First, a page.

It’s important to have a plan for your business, but if you’re not sure how to write one? Don’t worry: A recent study from Indiana University suggests that the best way to come up with a good plan is by just following your gut.
The scientific research also found some other interesting facts about which parts of a business plan are most effective in making people trust it– and what types of businesses tend not to need them. The study can be read here or at this link https://www.forbes.com/sites/samemcconnellan/2018/05/15/.
“Who needs a business plan?” is a question that has been asked many times. The answer to this question is yes. A recent scientific research study says that people who have a business plan are more likely to succeed than those without one. Read more in detail here: who needs a business plan.
Should you spend some time creating a business strategy or simply get started and figure things out as you go? There has been a lot of discussion about this, but no one has compiled the empirical data to establish whether or not planning is worthwhile—until now.
I’ve been looking at scholarly studies on business planning—the real science behind planning and how it affects both startups and established businesses—with the assistance of my buddy Jeff from the University of Oregon.
But, before we get into the numbers, why do we even need to look at business planning research? The majority of startup advice seems to involve drafting a business plan as an essential stage in the process. Business plans must provide value if so many people urge you to create one, right?
Well, there’s been a lot of debate regarding the usefulness of business plans in recent years. When people look at successful businesses that haven’t developed business plans, they assume that planning is a waste of time.
Taking the time to plan is, after all, a trade-off. Time spent preparing may be better spent developing your business. Instead of spending the time to develop a plan and understand your assumptions about how your firm may expand, why not simply “get started” and learn as you go?
According to the study, the discussion isn’t actually about whether to “create a plan” or “don’t write a plan.” What counts most is the kind of planning you undertake and how much time you devote to it.
Continue reading to discover:
- How much of an effect can planning have on companies that invest the time to do it?
- How your business’s capacity to obtain funds is influenced by your strategy.
- When should you begin the planning process?
- What measures can you take to lower your risk of failure?
Companies that plan ahead may develop 30% quicker.
One study (1) from 2010 analyzed data on the development of 11,046 businesses and found that planning increased company success. Surprisingly, the same research found that planning helped established businesses even more than it did startups.
However, the research does not provide a solution to the issue it raises:
Why would a company with a few years of experience benefit from planning more than one that is just getting started?
The reason for this is that established companies have a better understanding of their consumers and their requirements than a fresh company. Planning for an established company requires fewer guesses or assumptions to be proved, so the plans they create are more informed.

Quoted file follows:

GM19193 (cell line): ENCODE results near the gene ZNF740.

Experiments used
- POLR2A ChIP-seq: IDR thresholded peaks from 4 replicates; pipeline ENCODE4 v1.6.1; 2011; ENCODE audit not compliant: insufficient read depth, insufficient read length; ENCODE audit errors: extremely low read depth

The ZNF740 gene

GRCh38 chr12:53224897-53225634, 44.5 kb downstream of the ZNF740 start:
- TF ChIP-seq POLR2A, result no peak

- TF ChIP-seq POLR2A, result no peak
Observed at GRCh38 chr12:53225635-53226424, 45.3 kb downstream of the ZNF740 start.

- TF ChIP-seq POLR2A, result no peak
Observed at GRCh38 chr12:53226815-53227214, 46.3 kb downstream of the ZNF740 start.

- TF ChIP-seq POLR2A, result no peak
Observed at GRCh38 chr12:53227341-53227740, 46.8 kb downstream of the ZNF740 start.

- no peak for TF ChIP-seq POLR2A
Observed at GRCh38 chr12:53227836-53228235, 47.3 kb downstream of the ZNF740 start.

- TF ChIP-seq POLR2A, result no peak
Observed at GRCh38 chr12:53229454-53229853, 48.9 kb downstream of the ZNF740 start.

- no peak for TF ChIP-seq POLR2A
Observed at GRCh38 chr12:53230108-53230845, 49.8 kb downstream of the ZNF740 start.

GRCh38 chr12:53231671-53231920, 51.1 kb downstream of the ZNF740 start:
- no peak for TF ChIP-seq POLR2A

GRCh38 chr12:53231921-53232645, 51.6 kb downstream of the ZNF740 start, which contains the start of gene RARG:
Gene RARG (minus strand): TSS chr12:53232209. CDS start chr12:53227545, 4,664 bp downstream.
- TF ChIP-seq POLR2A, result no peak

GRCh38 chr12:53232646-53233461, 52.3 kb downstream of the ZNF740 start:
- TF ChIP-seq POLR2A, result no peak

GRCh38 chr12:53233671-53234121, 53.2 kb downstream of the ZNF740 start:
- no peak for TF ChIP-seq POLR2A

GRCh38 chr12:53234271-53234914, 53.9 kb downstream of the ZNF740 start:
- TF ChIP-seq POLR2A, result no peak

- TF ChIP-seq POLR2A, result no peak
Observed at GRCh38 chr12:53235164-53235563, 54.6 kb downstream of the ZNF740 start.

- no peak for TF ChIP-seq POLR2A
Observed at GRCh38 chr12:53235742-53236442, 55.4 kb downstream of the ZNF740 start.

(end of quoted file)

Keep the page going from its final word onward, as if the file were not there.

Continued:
According to another research (2), businesses that plan develop 30% quicker than those that don’t. This research discovered that although many companies may succeed without planning, those that do plan grow quicker and are more successful than those that don’t.
Another research (3) showed that fast-growing businesses (those with revenue growth of more than 92 percent from one year to the next) often had business strategies. In fact, 71% of fast-growing businesses have strategies in place. They make budgets, establish sales targets, and keep track of their marketing and sales efforts. These businesses don’t necessarily refer to their plans as “business plans,” but rather as “strategic plans,” “growth plans,” and “operational plans.” It’s all forward-thinking planning, regardless of the label.
Take action: Establish aside some time to set objectives and develop a business strategy. More importantly, revisit and modify your strategy as your company grows and you learn more about your consumers.
Business planning isn’t something you do just when you’re getting your company off the ground. It should be something you go back to time after time to modify and enhance depending on fresh information.
The plan’s quality is crucial.
But it’s not as straightforward as it seems. Simply having a strategy in place does not ensure quicker development. What counts is the kind of strategy you have and how you utilize it.
Startups, particularly those developing highly creative companies, should design shorter, less thorough strategies, it turns out (4). This is because these forward-thinking businesses are always learning new things about their products and consumers, and their tactics are changing at a faster rate. Simpler plans—Lean Plans that fit on a single page—are updated more often and are more useful to these businesses since they can quickly assess their approach.
Meanwhile, more established businesses have a better understanding of their goods and consumers, allowing them to develop more comprehensive plans that are less likely to alter. More thorough planning is usually more beneficial for these businesses.
And it’s not only the plan’s magnitude that counts. What you include in your strategy is also crucial.
The same research that showed that businesses develop faster when they have a strategy also found that firms who do a good job articulating their value proposition perform even better than those that struggle to define their consumers’ requirements.